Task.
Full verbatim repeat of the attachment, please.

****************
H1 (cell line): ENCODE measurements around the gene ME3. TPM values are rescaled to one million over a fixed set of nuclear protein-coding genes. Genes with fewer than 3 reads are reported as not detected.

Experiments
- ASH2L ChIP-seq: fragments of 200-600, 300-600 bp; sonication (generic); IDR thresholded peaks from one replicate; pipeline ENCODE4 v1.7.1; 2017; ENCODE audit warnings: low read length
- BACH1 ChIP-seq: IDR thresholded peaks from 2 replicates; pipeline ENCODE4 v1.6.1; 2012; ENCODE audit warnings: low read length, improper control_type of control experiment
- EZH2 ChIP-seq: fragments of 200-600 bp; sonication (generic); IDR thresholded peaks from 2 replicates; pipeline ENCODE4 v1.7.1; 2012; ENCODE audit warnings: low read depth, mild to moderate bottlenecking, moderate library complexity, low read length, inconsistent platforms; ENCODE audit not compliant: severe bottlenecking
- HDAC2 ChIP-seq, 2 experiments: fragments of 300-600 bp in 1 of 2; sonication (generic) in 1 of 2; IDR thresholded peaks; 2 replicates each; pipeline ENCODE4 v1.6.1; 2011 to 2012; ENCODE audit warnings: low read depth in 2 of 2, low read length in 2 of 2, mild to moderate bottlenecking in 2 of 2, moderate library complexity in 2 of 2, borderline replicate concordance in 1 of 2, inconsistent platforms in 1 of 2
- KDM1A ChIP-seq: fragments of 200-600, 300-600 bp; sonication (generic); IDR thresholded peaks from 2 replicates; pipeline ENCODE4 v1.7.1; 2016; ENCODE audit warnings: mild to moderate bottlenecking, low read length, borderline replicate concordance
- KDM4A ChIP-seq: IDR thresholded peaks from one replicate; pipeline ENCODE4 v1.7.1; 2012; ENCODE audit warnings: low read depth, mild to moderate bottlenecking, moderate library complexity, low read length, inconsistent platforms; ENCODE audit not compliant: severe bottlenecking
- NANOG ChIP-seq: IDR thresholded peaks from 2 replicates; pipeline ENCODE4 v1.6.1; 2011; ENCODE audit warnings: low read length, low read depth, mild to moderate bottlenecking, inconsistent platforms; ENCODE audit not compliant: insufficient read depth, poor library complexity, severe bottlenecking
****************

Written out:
H1 (cell line): ENCODE measurements around the gene ME3. TPM values are rescaled to one million over a fixed set of nuclear protein-coding genes. Genes with fewer than 3 reads are reported as not detected.

Experiments
- ASH2L ChIP-seq: fragments of 200-600, 300-600 bp; sonication (generic); IDR thresholded peaks from one replicate; pipeline ENCODE4 v1.7.1; 2017; ENCODE audit warnings: low read length
- BACH1 ChIP-seq: IDR thresholded peaks from 2 replicates; pipeline ENCODE4 v1.6.1; 2012; ENCODE audit warnings: low read length, improper control_type of control experiment
- EZH2 ChIP-seq: fragments of 200-600 bp; sonication (generic); IDR thresholded peaks from 2 replicates; pipeline ENCODE4 v1.7.1; 2012; ENCODE audit warnings: low read depth, mild to moderate bottlenecking, moderate library complexity, low read length, inconsistent platforms; ENCODE audit not compliant: severe bottlenecking
- HDAC2 ChIP-seq, 2 experiments: fragments of 300-600 bp in 1 of 2; sonication (generic) in 1 of 2; IDR thresholded peaks; 2 replicates each; pipeline ENCODE4 v1.6.1; 2011 to 2012; ENCODE audit warnings: low read depth in 2 of 2, low read length in 2 of 2, mild to moderate bottlenecking in 2 of 2, moderate library complexity in 2 of 2, borderline replicate concordance in 1 of 2, inconsistent platforms in 1 of 2
- KDM1A ChIP-seq: fragments of 200-600, 300-600 bp; sonication (generic); IDR thresholded peaks from 2 replicates; pipeline ENCODE4 v1.7.1; 2016; ENCODE audit warnings: mild to moderate bottlenecking, low read length, borderline replicate concordance
- KDM4A ChIP-seq: IDR thresholded peaks from one replicate; pipeline ENCODE4 v1.7.1; 2012; ENCODE audit warnings: low read depth, mild to moderate bottlenecking, moderate library complexity, low read length, inconsistent platforms; ENCODE audit not compliant: severe bottlenecking
- NANOG ChIP-seq: IDR thresholded peaks from 2 replicates; pipeline ENCODE4 v1.6.1; 2011; ENCODE audit warnings: low read length, low read depth, mild to moderate bottlenecking, inconsistent platforms; ENCODE audit not compliant: insufficient read depth, poor library complexity, severe bottlenecking